aware of the potential collision of equals with that character's use in
Accept-Language, and based on your and other's objections, draft-02 replaces

Extensions in general. We have contemplated adding rules to make extensions
default ignorable, but that seems overly limiting, at least for a first
pass. The extension mechanism we propose provides a way to pass
language-related metadata in a more structured manner, and even in a
combinatorial manner (using two extension regimes together). Yes, this is
more complex than the current system and we could just stick with "value"
subtags for extensions. But we felt that kay/value provided a powerful
mechanism that could address some of the additional needs of specialized
communities without disturbing the base tags at all.

Undefined Extensions. I envision that external groups with interest in using
the extension mechanism will define the keys and values. It just didn't seem
to make sense to me to saddle IANA with registering those values. A separate
registry for extensions or extension namespaces could be created. I suppose
we could add one...

In particular, if we add the -x- separator, then users could presumably
create private use variants after that separator with whatever value they
desired. It seemed to me like a good idea to provide for some form of
structure in the extensions and that 'keys' might at least define some form
of namespace and reduce the liklihood of collision (as well as following
good practice in labelling data).

I look forward to submitting draft-02 and to your comments on that version.

Best Regards,


Addison P. Phillips
Director, Globalization Architecture
webMethods | Delivering Global Business Visibility
Chair, W3C Internationalization (I18N) Working Group
Chair, W3C-I18N-WG, Web Services Task Force

Internationalization is an architecture.
It is not a feature.

> -----Original Message-----
> From: ietf-languages-bounces at alvestrand.no
> [mailto:ietf-languages-bounces at alvestrand.no]On Behalf Of Harald Tveit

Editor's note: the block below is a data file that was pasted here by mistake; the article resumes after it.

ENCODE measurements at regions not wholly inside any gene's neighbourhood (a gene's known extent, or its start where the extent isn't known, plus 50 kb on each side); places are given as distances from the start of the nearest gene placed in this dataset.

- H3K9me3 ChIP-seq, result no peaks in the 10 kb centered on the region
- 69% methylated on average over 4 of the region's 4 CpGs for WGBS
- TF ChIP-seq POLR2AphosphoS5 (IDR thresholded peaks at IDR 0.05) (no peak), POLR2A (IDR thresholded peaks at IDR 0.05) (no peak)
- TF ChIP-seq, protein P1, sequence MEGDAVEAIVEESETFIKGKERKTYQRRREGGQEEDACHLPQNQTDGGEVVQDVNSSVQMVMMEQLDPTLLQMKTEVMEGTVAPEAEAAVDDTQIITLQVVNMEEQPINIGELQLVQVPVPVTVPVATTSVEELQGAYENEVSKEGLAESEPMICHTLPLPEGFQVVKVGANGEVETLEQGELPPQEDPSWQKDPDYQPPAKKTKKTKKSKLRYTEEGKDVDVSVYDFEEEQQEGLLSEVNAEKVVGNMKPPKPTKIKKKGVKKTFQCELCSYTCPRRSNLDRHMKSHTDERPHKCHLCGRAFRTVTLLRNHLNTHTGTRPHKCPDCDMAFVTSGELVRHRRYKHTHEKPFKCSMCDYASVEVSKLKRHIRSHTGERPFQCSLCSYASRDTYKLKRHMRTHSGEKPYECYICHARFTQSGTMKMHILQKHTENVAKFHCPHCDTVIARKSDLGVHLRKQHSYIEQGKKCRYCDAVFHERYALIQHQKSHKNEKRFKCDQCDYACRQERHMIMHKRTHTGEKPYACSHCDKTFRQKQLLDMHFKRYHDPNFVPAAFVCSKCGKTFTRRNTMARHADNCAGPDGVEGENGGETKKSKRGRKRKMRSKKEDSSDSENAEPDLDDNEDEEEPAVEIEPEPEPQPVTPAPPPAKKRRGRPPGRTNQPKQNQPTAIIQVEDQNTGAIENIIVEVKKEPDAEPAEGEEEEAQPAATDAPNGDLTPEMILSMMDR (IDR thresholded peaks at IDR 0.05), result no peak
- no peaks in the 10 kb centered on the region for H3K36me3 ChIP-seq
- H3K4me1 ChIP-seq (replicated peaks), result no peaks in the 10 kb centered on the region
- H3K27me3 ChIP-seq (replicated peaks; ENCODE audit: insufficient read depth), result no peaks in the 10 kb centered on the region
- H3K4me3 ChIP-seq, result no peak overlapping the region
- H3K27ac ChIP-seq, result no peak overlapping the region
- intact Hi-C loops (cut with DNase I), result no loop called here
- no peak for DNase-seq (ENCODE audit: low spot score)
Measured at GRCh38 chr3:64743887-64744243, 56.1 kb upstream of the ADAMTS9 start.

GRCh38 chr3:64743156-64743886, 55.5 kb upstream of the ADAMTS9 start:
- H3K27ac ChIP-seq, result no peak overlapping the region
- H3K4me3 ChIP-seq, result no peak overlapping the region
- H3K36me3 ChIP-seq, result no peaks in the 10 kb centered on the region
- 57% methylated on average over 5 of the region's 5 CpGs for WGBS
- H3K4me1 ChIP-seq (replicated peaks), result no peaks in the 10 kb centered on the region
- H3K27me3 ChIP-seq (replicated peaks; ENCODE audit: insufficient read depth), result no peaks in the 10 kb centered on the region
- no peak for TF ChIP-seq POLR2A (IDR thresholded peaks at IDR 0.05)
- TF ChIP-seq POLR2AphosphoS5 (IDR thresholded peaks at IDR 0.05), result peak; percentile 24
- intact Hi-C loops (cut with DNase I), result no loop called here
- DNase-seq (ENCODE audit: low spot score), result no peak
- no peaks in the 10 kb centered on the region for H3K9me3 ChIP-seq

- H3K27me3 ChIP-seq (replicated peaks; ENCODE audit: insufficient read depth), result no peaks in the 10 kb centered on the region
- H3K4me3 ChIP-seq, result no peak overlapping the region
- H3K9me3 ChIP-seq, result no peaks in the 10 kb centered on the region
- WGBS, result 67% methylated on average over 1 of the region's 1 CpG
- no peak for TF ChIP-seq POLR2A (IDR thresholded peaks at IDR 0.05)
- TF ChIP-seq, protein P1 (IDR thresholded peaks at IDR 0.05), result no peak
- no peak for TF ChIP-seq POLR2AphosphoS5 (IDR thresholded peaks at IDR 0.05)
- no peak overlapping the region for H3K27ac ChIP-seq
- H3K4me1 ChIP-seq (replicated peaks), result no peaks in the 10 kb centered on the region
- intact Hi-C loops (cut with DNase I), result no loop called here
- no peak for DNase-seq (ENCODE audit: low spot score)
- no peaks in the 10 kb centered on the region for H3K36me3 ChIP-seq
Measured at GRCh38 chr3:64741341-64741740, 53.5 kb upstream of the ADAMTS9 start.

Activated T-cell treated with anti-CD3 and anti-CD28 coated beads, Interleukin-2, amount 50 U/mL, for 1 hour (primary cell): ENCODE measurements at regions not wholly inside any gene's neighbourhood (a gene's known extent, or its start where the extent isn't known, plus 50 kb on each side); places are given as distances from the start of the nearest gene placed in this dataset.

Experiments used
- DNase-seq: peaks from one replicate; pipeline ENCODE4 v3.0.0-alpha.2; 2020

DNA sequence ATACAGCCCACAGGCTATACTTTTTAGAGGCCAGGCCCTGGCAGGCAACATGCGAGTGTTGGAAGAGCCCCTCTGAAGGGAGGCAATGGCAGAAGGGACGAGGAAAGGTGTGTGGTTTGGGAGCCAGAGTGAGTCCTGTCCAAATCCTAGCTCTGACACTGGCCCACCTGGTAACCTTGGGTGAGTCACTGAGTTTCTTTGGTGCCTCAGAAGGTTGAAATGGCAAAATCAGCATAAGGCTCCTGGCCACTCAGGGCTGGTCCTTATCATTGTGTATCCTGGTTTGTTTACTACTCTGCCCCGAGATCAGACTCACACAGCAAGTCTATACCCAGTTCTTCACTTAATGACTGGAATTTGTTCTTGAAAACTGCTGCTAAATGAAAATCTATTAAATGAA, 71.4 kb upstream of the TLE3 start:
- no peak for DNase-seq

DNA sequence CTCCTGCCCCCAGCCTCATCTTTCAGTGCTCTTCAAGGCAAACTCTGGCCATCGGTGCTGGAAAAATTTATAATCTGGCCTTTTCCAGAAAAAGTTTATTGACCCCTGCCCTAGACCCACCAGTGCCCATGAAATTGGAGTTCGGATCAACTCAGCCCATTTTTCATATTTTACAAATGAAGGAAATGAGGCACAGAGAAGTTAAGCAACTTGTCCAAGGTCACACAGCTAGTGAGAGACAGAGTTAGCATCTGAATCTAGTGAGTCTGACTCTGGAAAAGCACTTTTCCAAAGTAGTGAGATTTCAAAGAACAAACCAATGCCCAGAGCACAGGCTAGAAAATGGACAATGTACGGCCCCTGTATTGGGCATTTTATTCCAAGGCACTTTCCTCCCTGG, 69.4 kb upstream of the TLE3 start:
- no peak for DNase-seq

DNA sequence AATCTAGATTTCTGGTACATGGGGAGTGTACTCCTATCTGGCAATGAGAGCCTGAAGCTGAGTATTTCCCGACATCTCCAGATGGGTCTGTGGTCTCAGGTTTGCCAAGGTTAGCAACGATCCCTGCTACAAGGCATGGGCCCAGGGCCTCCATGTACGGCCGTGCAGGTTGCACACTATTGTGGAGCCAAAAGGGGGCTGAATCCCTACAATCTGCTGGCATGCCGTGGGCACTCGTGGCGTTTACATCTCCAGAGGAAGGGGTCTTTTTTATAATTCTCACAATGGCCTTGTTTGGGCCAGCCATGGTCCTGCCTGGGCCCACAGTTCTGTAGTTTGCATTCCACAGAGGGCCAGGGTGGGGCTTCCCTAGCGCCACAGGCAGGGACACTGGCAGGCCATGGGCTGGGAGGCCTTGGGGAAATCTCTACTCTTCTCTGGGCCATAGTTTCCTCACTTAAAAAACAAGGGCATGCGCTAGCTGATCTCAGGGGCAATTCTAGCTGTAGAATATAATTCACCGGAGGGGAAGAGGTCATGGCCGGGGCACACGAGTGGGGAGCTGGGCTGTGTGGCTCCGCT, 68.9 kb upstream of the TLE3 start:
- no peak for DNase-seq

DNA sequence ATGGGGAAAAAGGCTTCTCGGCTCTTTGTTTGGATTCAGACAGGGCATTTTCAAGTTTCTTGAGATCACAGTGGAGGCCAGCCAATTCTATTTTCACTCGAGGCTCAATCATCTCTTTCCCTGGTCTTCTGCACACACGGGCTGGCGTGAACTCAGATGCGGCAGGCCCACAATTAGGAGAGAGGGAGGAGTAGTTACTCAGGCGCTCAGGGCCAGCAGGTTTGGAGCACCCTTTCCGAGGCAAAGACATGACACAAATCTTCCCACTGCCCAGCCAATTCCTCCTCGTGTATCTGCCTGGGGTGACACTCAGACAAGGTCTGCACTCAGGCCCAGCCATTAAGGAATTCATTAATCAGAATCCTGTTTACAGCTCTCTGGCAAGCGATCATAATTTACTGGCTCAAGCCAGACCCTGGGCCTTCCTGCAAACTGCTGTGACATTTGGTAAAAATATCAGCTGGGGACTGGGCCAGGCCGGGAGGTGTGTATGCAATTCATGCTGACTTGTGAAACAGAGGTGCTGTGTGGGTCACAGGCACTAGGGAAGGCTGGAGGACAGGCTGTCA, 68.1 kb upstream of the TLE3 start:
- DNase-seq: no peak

> Alvestrand
> Sent: lundi 8 decembre 2003 22:21
> To: ietf-languages at alvestrand.no
> Subject: RFC 3066bis: Philosophical objection (harsh)
> Summary:
> I do NOT agree with using a liberal generative syntax for generating
> language tags. I believe we should stick with whole-tag registration, and
> stick to simple rules and guidelines for them, aimed at having, as far as
> possible, only useful tags.
> Details:
> I think the use of language tags where the sender is free to choose from
> multiple rules and generate subtags at will is harmful to
> interoperability
> and harmful to the end-user.
> I believe that the job of the language tags is to register all
> variants for
> which there is a known need for making the distinction between
> the various
> forms in the form of a language tag, and where there is a real reason why
> more powerful means of expressing the user's preferences or the
> properties
> of data are not appropriate.
> Therefore, a system with fewer language tags is better than one with more
> language tags.
> I think, in particular, that:
> - productive use of script codes hurts the current use of language tags,
> creates potential for harmful confusion for the users, and is therefore a
> Bad Idea.
> Requiring recipients to match en-Latn-US to en-US is wrong.
> - the productive use of years is a dangerous source of confusion,
> and that
> year markings without an IANA registration to point out what they are
> supposed to mean is making things easy for a sender at the expense of the
> recipient - something that is not a reasonable tradeoff.
> Requiring recipients to know whether de-1900 and de-1905 can be
> considered
> equal or not, with no further publicly available information, is wrong.
> - the use of unregistered, undefined name-value pairs in the extension
> subtag is a dangerously complex and noninteroperable solution to a still
> unidentified problem, and further harms interoperability with
> systems that
> depend on the non-occurence of the = character inside language tags.
> Requiring users who have written code to parse "lang=en" to also parse
> "lang=en-Latn-US-x-undefined=even%20more%20undefined" is wrong.
> Having thus harshly denounced 90% of the ideas in this document, I'll end
> this note with a saving grace:
> I think the idea of the -x- subtag for separating a registered tag from
> unregistered variants makes sense under the current rules for
> Accept-Range,
> and should be adopted.
>                      Harald